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Kim and Kwack: Comparison of erythrocyte sedimentation rate and C-reactive protein in patients with distal radius fractures according to the prophylactic antibiotic period: 1 day versus 1 week

Abstract

Purpose

Surgical site infection is a serious postoperative complication. Most surgical site infections after distal radius fracture (DRF) surgery are superficial and early-onset, and they can be prevented by prophylactic antibiotics. The erythrocyte sedimentation rate (ESR) and C-reactive protein (CRP) are representative inflammatory markers. The aim of this study was to compare serial serum ESR and CRP levels in DRF patients according to the period of prophylactic antibiotic use.

Methods

A retrospective study was conducted on 46 patients with DRF treated with internal fixation. Twenty-two patients treated between September 2019 and March 2020 were in group A and 24 patients who underwent treatment from September 2020 to March 2021 comprised group B. The patients in group A were administered the first-generation cephalosporin for 1 week, as was customary. Group B received 1-day antibiotic prophylaxis. Surgery was performed by a single surgeon using volar locking plates. The surgical wounds and serum ESR and CRP levels were examined before surgery, 2 days after surgery, and 1 week after surgery and compared between the two groups.

Results

The CRP level, but not the ESR, changed significantly over time within each group. However, no statistically significant difference was observed between the two groups, and there were no surgical site infections.

Conclusion

The use of prophylactic antibiotics for 1 week had no significant effect on reducing ESR and CRP compared to 1-day prophylactic antibiotics in patients with DRFs.

Introduction

Surgical site infection (SSI) is one of the serious postoperative complications. SSIs not only increase morbidity but also have an economic burden on patients and society. If prophylactic antibiotics are administered appropriately, the incidence rate can be reduced by 35% [1]. Antibiotic prophylaxis is widely used and it has been shown to lower infection rates in closed fracture surgery and arthroplasty [2,3]. The first-generation cephalosporin, such as cefazolin, is used as a prophylactic antibiotic.
The SSI of distal radius fractures (DRFs) is known to be 4.25% among patients who were treated with volar plate fixation [4]. A widely used classification system for SSI after fracture fixation is based on the time of onset after surgery: early (<2 weeks), delayed (2-10 weeks), and late (>10 weeks) [5,6]. Early-onset SSIs are mostly caused by the high-virulence pathogen Staphylococcus aureus, followed by infectious symptoms such as pain, swelling, redness, and so on. Most SSIs after DRF surgery are superficial, early-onset, and could be treated with proper antibiotics [7,8].
The use of antibiotic prophylaxis is recommended within 24 hours after wound closure. Use longer than 24 hours may not only be beneficial but also contribute to antibiotic resistance. However, domestic studies evaluating the appropriateness of preventive antibiotic use have shown poor compliance [9,10]. We used preventive antibiotics for 1 week before the antibiotic adequacy evaluation in 2020, but prophylactic antibiotics have been administered only for 1 day after the evaluation. We sought to identify differences between 1-day and 1-week use of prophylactic antibiotics in DRFs by checking serial surgical wound, erythrocyte sedimentation rate (ESR), and C-reactive protein (CRP) level, which help to detect early-onset SSIs.

Methods

Ethics statement: The study was approved by the Institutional Review Board of the Soonchunhyang University Gumi Hospital (No. 2021-04) and informed consent was waived due to the retrospective nature of this study.
We used prophylactic antibiotics for 1 week before the antibiotic adequacy evaluation as usual, but prophylactic antibiotics have been administered only for 1 day from one month before the evaluation. The ninth antibiotic adequacy evaluation in 2020 was performed from October 2020 to December 2020. Therefore, we set study periods such as September 2020 to March 2021 and September 2019 to March 2020.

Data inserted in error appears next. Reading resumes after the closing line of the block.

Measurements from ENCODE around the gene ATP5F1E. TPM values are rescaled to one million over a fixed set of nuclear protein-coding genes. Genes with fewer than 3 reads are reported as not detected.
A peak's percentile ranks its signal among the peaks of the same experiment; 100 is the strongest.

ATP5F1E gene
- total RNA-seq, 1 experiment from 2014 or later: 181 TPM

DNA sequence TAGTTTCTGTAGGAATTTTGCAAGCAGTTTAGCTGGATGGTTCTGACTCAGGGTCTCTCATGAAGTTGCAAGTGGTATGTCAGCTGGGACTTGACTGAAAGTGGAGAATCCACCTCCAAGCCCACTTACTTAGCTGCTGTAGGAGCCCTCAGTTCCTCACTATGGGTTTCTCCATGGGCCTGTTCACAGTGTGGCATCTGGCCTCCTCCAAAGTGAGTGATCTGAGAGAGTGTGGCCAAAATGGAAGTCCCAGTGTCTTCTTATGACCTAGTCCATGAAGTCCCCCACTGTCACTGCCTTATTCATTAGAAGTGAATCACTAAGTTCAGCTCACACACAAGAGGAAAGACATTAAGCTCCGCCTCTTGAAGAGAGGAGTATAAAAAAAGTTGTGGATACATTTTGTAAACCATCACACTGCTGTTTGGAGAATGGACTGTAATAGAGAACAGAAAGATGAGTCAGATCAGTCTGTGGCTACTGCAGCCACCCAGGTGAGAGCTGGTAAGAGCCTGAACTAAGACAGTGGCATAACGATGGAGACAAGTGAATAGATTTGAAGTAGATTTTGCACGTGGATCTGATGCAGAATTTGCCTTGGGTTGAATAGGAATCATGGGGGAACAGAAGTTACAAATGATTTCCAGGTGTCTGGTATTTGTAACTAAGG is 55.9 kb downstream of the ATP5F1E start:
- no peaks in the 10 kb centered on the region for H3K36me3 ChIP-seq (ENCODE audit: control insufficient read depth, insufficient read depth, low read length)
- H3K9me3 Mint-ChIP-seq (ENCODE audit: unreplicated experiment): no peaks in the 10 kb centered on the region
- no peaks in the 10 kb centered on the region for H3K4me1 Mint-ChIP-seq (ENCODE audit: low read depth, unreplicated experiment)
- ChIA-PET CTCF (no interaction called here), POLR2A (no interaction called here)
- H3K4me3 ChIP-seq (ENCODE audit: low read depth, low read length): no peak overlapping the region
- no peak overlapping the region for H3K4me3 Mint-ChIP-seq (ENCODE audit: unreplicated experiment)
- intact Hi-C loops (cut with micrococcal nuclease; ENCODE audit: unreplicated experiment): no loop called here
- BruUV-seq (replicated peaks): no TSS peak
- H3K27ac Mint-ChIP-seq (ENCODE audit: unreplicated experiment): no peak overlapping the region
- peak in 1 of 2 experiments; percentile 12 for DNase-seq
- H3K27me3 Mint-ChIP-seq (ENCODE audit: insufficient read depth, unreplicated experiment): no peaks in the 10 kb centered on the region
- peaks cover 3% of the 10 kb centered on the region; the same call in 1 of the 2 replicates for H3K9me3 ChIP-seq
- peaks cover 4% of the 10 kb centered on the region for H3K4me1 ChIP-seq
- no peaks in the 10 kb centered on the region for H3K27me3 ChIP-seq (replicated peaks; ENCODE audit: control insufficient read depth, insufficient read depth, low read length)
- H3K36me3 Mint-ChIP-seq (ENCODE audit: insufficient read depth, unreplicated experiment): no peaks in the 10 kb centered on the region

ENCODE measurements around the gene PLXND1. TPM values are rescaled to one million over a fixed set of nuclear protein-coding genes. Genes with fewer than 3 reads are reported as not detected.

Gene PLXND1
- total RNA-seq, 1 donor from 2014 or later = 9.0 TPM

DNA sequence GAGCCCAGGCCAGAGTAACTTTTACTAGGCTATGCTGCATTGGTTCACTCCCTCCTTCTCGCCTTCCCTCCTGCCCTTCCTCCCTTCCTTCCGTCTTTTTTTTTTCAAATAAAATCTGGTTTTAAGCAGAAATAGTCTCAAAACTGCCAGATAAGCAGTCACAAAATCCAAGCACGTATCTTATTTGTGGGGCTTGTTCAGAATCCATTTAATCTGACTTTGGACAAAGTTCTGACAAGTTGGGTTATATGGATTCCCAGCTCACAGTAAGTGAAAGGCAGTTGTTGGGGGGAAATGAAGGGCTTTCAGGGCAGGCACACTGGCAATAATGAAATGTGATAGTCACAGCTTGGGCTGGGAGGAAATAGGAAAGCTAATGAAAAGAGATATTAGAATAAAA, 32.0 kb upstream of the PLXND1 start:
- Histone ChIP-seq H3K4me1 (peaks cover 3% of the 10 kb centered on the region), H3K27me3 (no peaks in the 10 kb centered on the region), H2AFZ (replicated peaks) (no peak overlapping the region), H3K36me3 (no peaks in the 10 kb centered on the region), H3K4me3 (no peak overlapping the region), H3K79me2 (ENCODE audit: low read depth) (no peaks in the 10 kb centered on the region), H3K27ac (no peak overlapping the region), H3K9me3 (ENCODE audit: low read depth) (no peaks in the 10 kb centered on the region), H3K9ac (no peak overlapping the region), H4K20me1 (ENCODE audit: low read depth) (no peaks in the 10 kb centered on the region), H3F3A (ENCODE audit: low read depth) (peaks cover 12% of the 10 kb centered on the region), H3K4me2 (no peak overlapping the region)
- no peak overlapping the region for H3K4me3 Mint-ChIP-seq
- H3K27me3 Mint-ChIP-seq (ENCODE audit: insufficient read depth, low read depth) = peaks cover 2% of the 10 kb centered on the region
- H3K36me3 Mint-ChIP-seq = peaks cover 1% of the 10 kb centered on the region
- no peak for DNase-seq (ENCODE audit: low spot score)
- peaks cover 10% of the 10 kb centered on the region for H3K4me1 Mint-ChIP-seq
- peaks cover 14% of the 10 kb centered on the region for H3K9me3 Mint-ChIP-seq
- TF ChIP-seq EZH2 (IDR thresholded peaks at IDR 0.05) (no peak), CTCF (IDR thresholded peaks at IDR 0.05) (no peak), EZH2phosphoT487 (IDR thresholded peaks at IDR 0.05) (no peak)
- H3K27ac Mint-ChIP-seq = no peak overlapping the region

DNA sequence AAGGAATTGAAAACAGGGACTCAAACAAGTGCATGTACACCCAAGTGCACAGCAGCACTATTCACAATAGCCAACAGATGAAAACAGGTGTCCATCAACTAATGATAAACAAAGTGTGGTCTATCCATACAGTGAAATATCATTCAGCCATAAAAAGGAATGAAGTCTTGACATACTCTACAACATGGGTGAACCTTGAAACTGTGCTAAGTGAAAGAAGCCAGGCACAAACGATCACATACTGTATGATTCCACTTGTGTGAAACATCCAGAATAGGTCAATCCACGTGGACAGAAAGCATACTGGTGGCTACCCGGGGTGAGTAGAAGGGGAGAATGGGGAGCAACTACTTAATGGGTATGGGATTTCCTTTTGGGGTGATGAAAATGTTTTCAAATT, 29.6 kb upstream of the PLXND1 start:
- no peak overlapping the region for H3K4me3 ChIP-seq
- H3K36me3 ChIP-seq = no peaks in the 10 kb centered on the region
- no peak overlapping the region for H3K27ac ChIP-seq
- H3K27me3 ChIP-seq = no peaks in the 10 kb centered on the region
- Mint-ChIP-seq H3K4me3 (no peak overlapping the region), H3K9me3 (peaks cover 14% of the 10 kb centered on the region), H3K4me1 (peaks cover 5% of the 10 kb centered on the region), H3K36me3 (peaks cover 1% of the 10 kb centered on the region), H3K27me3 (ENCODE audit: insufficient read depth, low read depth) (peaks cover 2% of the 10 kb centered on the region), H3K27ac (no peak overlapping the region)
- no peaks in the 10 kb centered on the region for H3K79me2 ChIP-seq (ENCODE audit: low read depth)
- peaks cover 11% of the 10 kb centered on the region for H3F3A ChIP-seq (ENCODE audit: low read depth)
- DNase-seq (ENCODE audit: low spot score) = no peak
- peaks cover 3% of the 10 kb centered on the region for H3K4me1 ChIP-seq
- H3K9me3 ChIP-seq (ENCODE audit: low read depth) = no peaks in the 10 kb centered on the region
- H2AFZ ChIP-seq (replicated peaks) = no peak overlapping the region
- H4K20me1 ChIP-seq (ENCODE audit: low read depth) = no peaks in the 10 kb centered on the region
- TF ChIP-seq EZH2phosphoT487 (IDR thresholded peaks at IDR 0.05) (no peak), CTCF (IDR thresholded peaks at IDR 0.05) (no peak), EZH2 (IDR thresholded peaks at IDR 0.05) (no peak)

Patients were included if they were over 20 years old with one side DRF, not both sides. Also, they were excluded if they had cancer, liver cirrhosis, other hematologic illness, or multiple fractures that required surgery.
Group A patients were administered the first-generation cephalosporin (cephazedone sodium 1 g, twice a day) for 1 week. We have used 1-day antibiotic prophylaxis (before incision and 12 hours after surgery) in group B since September 2020, when the antibiotic adequacy evaluation was performed.
The operations were performed by a single surgeon. The modified Henry approach was used, and then volar locking plates were applied. ESR and CRP levels were examined before surgery, day 2 after surgery, and week 1 after surgery, including complete blood count with differential count, chemistry. Surgical wounds were dressed every other day and checked by grade according to a surgical wound classification system [11]. If SSI symptoms such as swelling, redness, heating sense or discharge, etc. occurred in a surgical wound and ESR or CRP was elevated, antibiotics should be used until the wound was clear and ESR or CRP was normal.
The IBM SPSS Statistics ver. 25.0 (IBM Corp., Armonk, NY, USA) was used for statistical analysis of clinical results. The p-values were calculated using the Student t-test, Mann-Whitney U-test, Pearson chi-square test, and Fisher exact test. The statistical significance was assumed at p<0.05. To compare repetitive values of ESR and CRP, log transformations were performed on non-normative variables and then compared by repeated measures analysis of variance.

Results

The study included a total of 49 patients who underwent open reduction and internal fixation due to DRFs, 25 patients (group A) from September 2019 to March 2020 and 24 patients (group B) from September 2020 to March 2021. Three patients were excluded from group A because one patient had metastatic cancer and two patients had liver cirrhosis. Finally, 22 patients in group A and 24 patients in group B were involved in the study (Table 1). The mean age of patients was 62.5±12.4 years in group A and 64.7±11.7 years in group B. The proportion of female patients was 72.7% in group A and 79.2% in group B. The mean body mass index (BMI) was 23.3±2.3 kg/m2 in group A and 24.0±3.3 kg/m2 in group B. According to the AO classification, there were seven cases of type A, three cases of type B, and 12 cases of type C. Group B had seven cases of type A, four cases of type B, and 13 cases of type C; and there was no statistically significant difference between the two groups.